Myanmar: Biden Rides Waves of Nationalism


Tasnim News Agency

Displaced Rohingya in 2017.

Joe Biden’s actions in his short time as president have been largely uncontroversial, with his rollout of vaccines proving effective and his legislation not overtly partisan. However, his administration’s failure to address the genocide in Myanmar should cause us to question the White House’s competency in the four years to come. Joseph Biden owes it to the American people to make clear his position on the situation in Myanmar, followed by swift military action, with or without international support. 

Myanmar, previously known as Burma, has been plagued with political and socioeconomic strife since the latter half of the 20th century. The military and democratically elected officials have traded power for years, and the Rohingya Muslim population has been persecuted by both groups for many decades. The late 20th century saw increasing discriminatory laws and practices against this ethnic group, which escalated in 2017 to a genocide carried out by the military. While most Rohingya now live outside the country, in exile, thousands remain in Myanmar. The Rohingya struggle is made worse by the military’s recent enforcement of martial law, arrest and murder of dissidents and political prisoners such as state counselor and de-facto leader Aung San Suu Kyi and the ranking members of the National League of Democracy, an anti-military political group. This coup has cemented the military as the new power in Myanmar.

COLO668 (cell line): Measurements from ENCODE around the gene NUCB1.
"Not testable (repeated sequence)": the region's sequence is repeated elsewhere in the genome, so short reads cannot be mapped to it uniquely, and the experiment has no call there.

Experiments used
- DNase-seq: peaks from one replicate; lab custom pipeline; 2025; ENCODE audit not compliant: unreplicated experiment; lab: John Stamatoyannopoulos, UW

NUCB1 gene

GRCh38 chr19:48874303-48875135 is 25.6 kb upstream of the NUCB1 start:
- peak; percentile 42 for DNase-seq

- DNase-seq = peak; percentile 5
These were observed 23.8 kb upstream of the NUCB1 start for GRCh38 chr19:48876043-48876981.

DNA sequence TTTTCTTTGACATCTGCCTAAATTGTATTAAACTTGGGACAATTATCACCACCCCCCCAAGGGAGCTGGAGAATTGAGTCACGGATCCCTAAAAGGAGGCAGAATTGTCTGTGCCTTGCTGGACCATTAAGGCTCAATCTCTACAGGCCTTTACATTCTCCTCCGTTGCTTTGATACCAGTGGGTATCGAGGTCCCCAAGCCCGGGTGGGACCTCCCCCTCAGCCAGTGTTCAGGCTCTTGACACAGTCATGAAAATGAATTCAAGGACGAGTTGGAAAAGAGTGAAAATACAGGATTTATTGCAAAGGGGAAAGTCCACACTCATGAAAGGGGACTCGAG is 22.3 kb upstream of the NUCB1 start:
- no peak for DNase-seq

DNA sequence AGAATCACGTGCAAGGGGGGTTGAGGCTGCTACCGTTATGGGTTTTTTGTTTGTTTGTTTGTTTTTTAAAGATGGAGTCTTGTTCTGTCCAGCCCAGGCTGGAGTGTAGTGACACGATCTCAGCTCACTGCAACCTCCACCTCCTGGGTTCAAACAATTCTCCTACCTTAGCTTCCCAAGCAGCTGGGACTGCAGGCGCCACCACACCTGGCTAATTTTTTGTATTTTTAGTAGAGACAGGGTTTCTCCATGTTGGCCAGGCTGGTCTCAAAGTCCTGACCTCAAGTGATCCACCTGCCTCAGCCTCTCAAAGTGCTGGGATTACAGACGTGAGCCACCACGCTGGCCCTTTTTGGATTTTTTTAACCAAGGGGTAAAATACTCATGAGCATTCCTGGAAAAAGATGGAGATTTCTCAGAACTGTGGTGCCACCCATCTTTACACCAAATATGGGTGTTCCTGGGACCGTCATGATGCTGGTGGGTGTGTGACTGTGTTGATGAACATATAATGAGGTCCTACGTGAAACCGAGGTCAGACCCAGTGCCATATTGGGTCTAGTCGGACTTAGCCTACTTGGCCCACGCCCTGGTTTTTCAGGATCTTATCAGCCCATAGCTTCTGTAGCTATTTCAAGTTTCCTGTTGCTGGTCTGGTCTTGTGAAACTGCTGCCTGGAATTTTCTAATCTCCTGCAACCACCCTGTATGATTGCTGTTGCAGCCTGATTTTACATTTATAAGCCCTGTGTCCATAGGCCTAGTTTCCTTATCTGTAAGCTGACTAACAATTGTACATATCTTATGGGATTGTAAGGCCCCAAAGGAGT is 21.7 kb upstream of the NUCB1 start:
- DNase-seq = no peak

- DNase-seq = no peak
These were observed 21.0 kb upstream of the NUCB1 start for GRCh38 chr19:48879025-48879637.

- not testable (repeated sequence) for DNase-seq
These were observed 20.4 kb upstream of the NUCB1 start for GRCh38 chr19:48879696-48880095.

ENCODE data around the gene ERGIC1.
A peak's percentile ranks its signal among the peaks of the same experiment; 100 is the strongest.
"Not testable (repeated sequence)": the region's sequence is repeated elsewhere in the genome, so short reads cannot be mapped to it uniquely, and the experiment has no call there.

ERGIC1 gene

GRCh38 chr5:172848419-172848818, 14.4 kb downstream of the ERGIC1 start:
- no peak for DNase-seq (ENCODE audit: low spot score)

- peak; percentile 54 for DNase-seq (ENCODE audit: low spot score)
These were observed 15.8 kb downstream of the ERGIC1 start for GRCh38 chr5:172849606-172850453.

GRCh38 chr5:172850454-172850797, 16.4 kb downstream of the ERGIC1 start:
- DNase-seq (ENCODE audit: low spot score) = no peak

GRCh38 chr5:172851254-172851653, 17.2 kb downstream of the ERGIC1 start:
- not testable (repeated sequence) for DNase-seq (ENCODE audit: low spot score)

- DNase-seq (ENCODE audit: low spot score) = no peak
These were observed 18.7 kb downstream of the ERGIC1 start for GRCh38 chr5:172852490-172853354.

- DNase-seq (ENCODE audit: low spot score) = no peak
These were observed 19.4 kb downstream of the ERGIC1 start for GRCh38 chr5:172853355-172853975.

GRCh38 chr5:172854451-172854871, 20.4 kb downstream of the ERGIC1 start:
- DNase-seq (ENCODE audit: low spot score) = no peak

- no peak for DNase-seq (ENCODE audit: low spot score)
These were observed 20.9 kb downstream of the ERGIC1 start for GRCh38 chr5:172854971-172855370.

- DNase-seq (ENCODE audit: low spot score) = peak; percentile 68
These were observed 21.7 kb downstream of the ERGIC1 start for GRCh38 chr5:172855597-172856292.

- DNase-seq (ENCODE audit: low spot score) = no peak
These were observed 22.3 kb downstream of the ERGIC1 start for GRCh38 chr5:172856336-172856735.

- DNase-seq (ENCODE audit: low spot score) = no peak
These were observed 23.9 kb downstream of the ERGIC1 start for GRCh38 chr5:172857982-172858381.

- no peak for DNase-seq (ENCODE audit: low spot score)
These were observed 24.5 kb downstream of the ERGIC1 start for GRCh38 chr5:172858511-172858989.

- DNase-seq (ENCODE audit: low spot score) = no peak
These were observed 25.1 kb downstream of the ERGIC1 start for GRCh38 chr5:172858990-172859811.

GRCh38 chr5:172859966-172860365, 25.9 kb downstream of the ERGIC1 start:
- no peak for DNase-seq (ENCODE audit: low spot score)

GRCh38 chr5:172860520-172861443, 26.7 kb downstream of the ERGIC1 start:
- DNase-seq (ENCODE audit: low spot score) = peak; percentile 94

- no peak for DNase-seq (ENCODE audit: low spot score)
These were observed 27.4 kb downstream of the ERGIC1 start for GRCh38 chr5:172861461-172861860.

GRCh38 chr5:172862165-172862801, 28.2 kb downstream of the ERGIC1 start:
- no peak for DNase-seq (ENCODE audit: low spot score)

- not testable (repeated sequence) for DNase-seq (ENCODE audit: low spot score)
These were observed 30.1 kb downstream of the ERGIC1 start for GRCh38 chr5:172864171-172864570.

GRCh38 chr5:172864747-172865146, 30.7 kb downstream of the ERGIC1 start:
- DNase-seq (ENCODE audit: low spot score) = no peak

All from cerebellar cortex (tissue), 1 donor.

Even before Joe Biden’s inauguration, former president Donald Trump refused to take significant action against Myanmar for its treatment of the Rohingya people. If Biden were to take concrete action against the Burmese military, he would prove himself to be one of the most globally conscious presidents in recent memory. However, given the genocide and the reinstatement of military rule in Myanmar, Biden has no other choice than to interfere through American military action. 

Skeptics might dismiss the human rights abuses in Myanmar as irrelevant to Biden’s administration given the coronavirus pandemic, but our problems at home must not prevent us from responding to crimes against humanity that are being committed abroad. Biden’s tunnel vision on domestic issues may not be as explicit as Donald Trump’s, but it does implicitly maintain the status quo of keeping the “peace” even when it means ignoring abhorrent violations of human rights. 

Our disinterest in this conflict shows that we have not fully learned the lessons of the great Dr. Martin Luther King Jr, who once wrote, “Injustice anywhere is a threat to justice everywhere. We are caught in an inescapable network of mutuality, tied in a single garment of destiny. Whatever affects one directly, affects all indirectly.” It may be difficult to empathize with the struggles of a group with whom Americans are not historically familiar, but our refusal to respond shows that justice at home is being eroded. Joe Biden’s campaign promise of the pursuit of justice in America is empty if we turn a blind eye to greater injustices worldwide.